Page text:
Thursday, February 03, 2005

Digital Privacy of Fallen Soldiers

I'm annoyed at the parents suing to get access to their dead children's email accounts and websites. They are piggy-backing on the emotional trauma of soldiers dying in Iraq to invade their childrens privacy for their own benefit.

The families claim that digital access should pass to the next of kin just like letters, clothes and high school soccer balls. But letters, clothes and soccer balls are out in the open and don't constitute a privacy issue. Doesn't a person have a right to some degree of privacy even after death? What if a fallen soldier had personal videos of sex with his wife? Doesn't he have a right to expect that his parents will never see it? What if a fallen soldier hated his parents? What a tragic final insult to then give the hated parents access to all his personal information.

Take the case, for example, of Karl Linn who died in Iraq last week. His father, Richard Linn, is trying to get access to Karl's email accounts and websites. If Karl wanted his parents to have access to his private emails, why didn't he leave his password with his parents in case he died? He could have left his password in a sealed envelope addressed to his parents among his personal effects at his station in Iraq. After his death, his parents get all his personal effects and the problem is solved and no one's privacy is invaded. As far as his website goes, any pages of the website that the parents had access to could easily be downloaded and saved permanently. Why do the parents need access to anymore than this?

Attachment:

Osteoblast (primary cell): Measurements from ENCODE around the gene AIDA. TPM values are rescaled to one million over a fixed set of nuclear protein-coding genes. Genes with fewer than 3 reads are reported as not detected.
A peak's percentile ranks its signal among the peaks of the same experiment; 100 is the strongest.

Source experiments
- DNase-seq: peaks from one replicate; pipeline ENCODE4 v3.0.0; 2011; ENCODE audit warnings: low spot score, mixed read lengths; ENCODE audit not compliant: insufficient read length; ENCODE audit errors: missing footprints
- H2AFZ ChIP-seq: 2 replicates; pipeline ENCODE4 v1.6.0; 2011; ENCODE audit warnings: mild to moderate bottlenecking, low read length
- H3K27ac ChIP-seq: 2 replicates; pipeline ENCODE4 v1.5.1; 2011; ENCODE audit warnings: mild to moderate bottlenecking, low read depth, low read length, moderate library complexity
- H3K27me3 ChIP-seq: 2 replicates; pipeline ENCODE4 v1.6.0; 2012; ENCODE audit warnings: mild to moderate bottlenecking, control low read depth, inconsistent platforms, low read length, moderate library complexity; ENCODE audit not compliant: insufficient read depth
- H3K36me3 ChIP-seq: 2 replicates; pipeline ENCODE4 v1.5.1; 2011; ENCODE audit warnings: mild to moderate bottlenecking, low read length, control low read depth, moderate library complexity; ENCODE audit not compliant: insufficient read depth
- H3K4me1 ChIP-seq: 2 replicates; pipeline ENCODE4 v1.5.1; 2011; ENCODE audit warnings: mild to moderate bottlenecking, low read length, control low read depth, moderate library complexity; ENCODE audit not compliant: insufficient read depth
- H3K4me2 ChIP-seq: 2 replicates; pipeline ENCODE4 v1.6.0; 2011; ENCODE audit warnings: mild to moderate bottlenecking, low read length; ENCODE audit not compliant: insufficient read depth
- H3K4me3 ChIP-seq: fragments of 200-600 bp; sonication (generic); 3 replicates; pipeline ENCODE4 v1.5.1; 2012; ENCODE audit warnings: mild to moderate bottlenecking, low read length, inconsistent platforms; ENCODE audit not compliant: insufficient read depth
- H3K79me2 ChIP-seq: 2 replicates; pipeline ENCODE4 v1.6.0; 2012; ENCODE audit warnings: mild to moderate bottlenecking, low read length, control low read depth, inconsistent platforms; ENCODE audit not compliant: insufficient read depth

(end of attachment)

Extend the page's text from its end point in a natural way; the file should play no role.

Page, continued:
I'm ashamed of these parents trying to use the courts to get access to their dead childrens private and personal files. If they want to honor their dead children, how about they start by honoring their dead children's privacy!

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